Bankruptcy is a legally binding debt solution that’s often used as a last resort on the basis that you cannot repay your debts.
If you have unmanageable debt, bankruptcy may be a viable option to help you secure a debt-free future.
What is bankruptcy?
Bankruptcy is a form of insolvency that writes off debts if you can't afford to repay them. It is a legal process that's suitable only if you are unable to settle your debts.
Bankruptcy allows you to write off all unsecured debt, this enables a fresh, debt-free start. In some cases, creditors can petition to make you bankrupt. In order for this to happen, you must owe a minimum of £5,000.
If you can't afford to pay any of your debts, this may mean that you are insolvent and need to file for bankruptcy. You should seek advice immediately from an insolvency practitioner before entering into the process.
Benefits of bankruptcy
- Unsecured debts are written off.
- Once your bankruptcy is completed you will be able to start again financially without any debt.
- No further legal action to recover money can be taken against you by creditors.
- Creditors can no longer demand payment, charge interest or any other additional charges.
Risks of bankruptcy
- Personal assets such as your home or vehicle may be included in your bankruptcy.
- Some jobs, such as in the legal or financial sector, may be affected.
- Bankruptcy will negatively impact your credit score and will continue to do so for six years.
- Your bankruptcy will be recorded on a public register
What is the process of bankruptcy?
Bankruptcy is a court procedure.
You can make an application to the court yourself under a debtor's petition or an application could be made by one of your creditors' under a creditor's petition. Once an order is made the Official receiver will be appointed to deal with the administration of your case.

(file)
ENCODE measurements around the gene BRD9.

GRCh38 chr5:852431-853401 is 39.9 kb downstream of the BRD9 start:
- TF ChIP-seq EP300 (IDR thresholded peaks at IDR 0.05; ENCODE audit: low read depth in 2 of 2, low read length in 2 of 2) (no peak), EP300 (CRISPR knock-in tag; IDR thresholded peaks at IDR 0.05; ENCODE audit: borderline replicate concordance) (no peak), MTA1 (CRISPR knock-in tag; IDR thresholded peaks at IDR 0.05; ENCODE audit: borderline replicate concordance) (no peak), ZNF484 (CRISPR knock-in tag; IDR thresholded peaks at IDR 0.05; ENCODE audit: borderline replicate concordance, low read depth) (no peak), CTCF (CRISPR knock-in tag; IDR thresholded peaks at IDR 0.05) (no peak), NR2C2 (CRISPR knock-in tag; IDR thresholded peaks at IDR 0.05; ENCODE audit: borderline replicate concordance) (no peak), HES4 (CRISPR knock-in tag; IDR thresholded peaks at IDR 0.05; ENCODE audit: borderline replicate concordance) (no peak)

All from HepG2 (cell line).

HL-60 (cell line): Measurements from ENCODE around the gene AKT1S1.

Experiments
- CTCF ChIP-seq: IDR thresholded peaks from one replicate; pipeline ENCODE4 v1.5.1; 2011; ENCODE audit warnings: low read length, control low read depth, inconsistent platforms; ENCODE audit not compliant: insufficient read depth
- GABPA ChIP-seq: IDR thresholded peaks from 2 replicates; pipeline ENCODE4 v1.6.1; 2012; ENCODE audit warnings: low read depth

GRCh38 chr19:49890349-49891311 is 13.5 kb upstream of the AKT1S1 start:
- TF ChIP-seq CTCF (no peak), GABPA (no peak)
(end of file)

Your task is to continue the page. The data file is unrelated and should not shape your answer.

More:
There may be an insolvency practitioner enlisted.
Depending upon the complexity and value of your case the Official Receiver may appoint an Insolvency Practitioner to deal with the case as Trustee in Bankruptcy. You will not have any say in the appointment of the Insolvency Practitioner, and in practice, he could be situated anywhere in England or Wales.
Your assets will be realised.
The Official Receiver's (or the Trustee's) role is to realise your bankruptcy assets (if any), agree creditor claims, distribute any dividends and investigate any matters arising that he considers appropriate. All calls from creditors' can be referred to the Official Receiver or Trustee.
One year discharge.
You will be automatically discharged after one year from the date of the Bankruptcy order or earlier if the Official Receiver has completed all his enquiries. The Official Receiver or Trustee can apply to have the automatic discharge suspended if his enquiries are ongoing.
All debts will be written off.
Any debts not paid from the recoveries made by the Official Receiver or Trustee will be written off. There is no restriction on the value of your assets or the level of your creditor or your income (as with a DRO).
Griffin & King bankruptcy guidance
If you’re thinking about going bankrupt, there are many factors to consider. You will need to clearly understand the consequences and how it could affect you and those around you. Speak to a member of the Griffin & King team today to help understand if it’s the right solution for you.
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